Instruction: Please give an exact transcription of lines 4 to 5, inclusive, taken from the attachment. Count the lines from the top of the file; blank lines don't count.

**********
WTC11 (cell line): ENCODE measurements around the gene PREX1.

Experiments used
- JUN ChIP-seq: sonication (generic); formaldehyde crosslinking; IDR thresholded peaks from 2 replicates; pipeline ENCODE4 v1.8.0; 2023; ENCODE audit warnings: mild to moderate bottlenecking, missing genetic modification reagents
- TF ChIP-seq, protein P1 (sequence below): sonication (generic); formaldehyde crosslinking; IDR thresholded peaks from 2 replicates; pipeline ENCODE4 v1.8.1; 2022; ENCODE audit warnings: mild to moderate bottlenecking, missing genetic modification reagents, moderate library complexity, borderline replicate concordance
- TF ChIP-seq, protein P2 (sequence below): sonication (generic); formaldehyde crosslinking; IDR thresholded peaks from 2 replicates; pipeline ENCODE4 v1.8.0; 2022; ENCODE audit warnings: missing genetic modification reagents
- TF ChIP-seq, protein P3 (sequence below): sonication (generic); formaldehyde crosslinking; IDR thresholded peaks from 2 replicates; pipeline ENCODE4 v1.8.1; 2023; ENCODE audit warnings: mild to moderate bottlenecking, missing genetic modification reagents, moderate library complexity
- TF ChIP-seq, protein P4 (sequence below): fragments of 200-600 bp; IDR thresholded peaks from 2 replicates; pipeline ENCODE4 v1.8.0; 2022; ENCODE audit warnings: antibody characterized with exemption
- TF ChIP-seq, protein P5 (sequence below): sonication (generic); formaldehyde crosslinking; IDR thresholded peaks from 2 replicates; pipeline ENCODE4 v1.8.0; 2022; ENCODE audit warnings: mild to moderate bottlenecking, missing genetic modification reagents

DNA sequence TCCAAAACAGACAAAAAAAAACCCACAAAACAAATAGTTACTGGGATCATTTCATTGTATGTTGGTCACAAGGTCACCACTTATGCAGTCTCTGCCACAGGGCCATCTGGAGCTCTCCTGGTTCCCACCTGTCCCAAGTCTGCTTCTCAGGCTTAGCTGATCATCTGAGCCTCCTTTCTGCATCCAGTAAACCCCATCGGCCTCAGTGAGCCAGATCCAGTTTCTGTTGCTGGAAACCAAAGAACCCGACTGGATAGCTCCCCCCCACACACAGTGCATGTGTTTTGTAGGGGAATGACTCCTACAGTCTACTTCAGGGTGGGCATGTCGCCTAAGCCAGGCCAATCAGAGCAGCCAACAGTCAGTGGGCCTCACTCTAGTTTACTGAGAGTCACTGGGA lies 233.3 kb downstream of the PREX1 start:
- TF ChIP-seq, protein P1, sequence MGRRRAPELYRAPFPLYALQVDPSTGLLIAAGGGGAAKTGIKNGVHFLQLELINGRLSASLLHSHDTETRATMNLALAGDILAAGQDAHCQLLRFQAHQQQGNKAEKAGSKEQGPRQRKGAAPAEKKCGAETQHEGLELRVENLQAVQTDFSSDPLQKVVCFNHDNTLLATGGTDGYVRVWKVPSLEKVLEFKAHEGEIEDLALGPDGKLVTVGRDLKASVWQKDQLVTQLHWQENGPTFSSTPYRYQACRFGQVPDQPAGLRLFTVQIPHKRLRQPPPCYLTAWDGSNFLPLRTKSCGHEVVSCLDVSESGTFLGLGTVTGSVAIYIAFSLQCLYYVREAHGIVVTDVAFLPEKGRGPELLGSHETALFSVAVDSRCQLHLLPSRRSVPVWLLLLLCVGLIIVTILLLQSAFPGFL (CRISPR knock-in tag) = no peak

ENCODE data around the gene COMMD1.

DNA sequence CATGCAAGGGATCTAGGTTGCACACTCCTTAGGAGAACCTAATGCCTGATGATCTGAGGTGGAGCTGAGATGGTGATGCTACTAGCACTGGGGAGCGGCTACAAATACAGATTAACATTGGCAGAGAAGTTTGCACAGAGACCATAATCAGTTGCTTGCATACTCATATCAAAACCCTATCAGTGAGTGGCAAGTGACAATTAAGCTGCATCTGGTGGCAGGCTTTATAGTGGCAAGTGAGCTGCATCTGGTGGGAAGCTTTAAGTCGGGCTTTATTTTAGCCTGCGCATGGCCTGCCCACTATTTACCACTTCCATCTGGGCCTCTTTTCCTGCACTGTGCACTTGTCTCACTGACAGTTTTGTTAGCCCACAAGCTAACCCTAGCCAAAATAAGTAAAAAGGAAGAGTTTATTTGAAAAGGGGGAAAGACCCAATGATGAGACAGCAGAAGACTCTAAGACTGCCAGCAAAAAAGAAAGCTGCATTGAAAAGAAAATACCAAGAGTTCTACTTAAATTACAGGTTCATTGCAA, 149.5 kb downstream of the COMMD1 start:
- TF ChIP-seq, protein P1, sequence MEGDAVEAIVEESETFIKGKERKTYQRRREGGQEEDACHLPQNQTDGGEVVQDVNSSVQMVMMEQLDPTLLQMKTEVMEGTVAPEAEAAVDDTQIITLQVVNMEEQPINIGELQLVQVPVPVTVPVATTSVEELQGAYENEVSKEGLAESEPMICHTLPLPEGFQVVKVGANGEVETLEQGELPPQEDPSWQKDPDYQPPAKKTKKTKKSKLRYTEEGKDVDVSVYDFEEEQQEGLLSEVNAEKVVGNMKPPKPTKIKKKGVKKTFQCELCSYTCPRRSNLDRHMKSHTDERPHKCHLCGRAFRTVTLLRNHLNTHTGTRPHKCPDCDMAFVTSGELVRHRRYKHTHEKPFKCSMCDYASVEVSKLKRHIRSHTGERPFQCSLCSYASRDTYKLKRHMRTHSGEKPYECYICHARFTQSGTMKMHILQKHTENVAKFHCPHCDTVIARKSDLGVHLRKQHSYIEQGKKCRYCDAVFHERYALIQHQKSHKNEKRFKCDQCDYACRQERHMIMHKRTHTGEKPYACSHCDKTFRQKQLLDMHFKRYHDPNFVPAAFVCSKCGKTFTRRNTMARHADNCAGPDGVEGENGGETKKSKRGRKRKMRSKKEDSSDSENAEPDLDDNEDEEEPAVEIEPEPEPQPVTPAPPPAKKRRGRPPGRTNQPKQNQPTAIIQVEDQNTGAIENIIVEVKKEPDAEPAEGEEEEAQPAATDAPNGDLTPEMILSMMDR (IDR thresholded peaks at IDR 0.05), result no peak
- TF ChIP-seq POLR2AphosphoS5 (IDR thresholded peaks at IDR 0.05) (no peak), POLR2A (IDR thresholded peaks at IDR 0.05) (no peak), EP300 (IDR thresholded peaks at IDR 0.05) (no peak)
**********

- TF ChIP-seq, protein P1 (sequence below): sonication (generic); formaldehyde crosslinking; IDR thresholded peaks from 2 replicates; pipeline ENCODE4 v1.8.1; 2022; ENCODE audit warnings: mild to moderate bottlenecking, missing genetic modification reagents, moderate library complexity, borderline replicate concordance
- TF ChIP-seq, protein P2 (sequence below): sonication (generic); formaldehyde crosslinking; IDR thresholded peaks from 2 replicates; pipeline ENCODE4 v1.8.0; 2022; ENCODE audit warnings: missing genetic modification reagents